by Charles Soule (Writer), Carlo Barberi (Artist), Israel Silva (Colorist)

The Story: Who knew that Hell would be so violent toward those that tries to challenge and overthrow their ruler?

The Review: There are times when, even if one might really like character exploration, big concepts or huge surprises, a person crave for action. With super hero comics being definitely known for delivering on said conflicts and fisticuffs, it’s nice to see that you can sometime count on a genre to deliver on a specific desire.

It is exactly what this conclusion to this arc brings to the table, with plenty of demon-bashing and violent tendencies being shown on the page. However, while a certain aspect might be satisfying, does Charles Soule deliver on other important aspects as well?

It’s a fine enough job, although it certainly isn’t perfect by any means. What work, though, is the continued combination of violence, dysfunctional character and humor that makes the scenes flow very naturally together for the most part. The normalization of violence and the setting in which the team is currently in makes for a strangely effective story, with the focus on action only enhancing the general allure.

What’s also quite good is the way Soule plays around with the character, with him having quite a lot of fun with characters like Ghost Rider, Red Leader, Red Hulk, Punisher and Deadpool. Playing with their quirks, desires and their speech pattern, the humor, action and chaos is accentuated by their reactions, with some moments being satisfying for fans.

Not all characters gets the same amount of work, though, with Elektra and Venom being a bit left on the side. Having few lines and few incidences on the plot, their inclusion seems more like a necessity of the concept rather than a natural and integral part of this present arc. They are present, but certainly not that important.

Still, despite it all, the aforementioned action takes a bit of precedence on the plot, which allows for cool moments and a display of some of the more brutal inclinations. However, the action doesn’t remove the importance of the plot, with the fight for Hell being still a focal point to the evolution of the team in many ways. Mephisto’s machinations, the deal they made and how they want to remove Mercy from their grasp is still dealt with in a manner that is generally entertaining and satisfying.

However, there are some moments and some decisions that are somewhat rushed and pushed aside for the sake of the story. Why exactly did Deadpool wanted to go to Heaven? Why did the feather instinctively heal Frank? How come Ross actually knows who Guido is? There are a few moments like this in the issue that are a bit mind-boggling, with not quite enough context and explanations given to allow the readers to understand everything. While it does allow for plot progression and some small amount of change for the team, these kind of sacrifices are somewhat cheap in a way, robbing potential to the book.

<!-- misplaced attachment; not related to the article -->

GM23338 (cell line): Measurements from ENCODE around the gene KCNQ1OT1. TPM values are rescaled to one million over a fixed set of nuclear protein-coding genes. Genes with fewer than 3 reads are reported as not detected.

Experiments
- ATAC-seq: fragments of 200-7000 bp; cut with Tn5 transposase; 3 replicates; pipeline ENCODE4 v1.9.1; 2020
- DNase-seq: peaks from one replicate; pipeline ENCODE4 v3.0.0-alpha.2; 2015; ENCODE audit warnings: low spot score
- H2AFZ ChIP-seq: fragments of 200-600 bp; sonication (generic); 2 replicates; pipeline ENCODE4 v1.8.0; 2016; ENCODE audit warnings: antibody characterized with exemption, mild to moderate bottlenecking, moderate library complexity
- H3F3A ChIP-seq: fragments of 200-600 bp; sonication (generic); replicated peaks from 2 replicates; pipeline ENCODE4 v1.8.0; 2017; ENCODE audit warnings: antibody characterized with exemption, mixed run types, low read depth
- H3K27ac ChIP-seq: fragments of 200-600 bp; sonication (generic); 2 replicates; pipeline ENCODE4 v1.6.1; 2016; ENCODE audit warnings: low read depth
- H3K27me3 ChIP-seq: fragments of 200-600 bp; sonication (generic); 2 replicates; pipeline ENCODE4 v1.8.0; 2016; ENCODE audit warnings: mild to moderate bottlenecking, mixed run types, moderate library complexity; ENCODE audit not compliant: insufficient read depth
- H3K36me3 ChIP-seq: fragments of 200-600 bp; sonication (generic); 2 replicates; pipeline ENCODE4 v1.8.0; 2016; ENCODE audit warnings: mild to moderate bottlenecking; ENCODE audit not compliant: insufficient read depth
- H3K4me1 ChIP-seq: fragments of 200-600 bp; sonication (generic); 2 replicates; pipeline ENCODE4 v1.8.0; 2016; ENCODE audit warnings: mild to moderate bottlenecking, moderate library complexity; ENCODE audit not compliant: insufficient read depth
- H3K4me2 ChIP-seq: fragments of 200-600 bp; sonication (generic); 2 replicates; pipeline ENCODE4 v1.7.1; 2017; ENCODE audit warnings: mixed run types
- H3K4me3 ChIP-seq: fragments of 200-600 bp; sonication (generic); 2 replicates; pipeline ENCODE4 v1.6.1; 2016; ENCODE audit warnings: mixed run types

Still, an aspect which had potential and actually reached it is the art, with Carlo Barberi being very decent in this specific issue. Illustrating the chaos of violence and of the underworld very aptly, Barberi is able to show large groups and many effects in the same panels and pages without much of the finer details get lost. While his backgrounds are somewhat generic, the artist makes up for it with a talent for mayhem and panel composition that allows for some of more conceptually cool moments to shine.

Despite it all, Barberi also doesn’t slouch with the expressions of the characters, allowing for a good range of emotions in some key moments. While some of his faces are decidedly too pretty looking, with Red Leader and Frank Castle being rather obvious examples, the more monstrous visage do tend to be fine-looking in terms of difference of style. With a good sense of impact and scale, he is also very apt at delivering on most front for what’s important in this issue.

What’s also notable, though a bit less so, in terms of talent is Israel Silva with his work on hellish landscapes and destruction showing in his color work. Playing in major ways with the thematic black and red of this title, Silva is able to show a good balance between the two with the scenes in Hell, playing with brightness and darkness quite well in most cases. One of the weaker point, though, is the diversity, with few pages to balance things out or show diversity. The amount of pages showing colder and brighter colors are few, with lesser emphasis on Mercy and her fight against Frank and Elektra. For the focal point of this issue, though, Silva makes a fine job with what he has to illustrate, presenting the characters and the setting aptly despite the few weaknesses of the book.

The Conclusion: There might be some small problems with some characters and with some rushed aspects, but the balance between humor, action and development combined with a rather solid artistic display from both Barberi and Silva makes this issue worth it despite its few flaws.

Grade: B-

-Hugo Robberts Larivière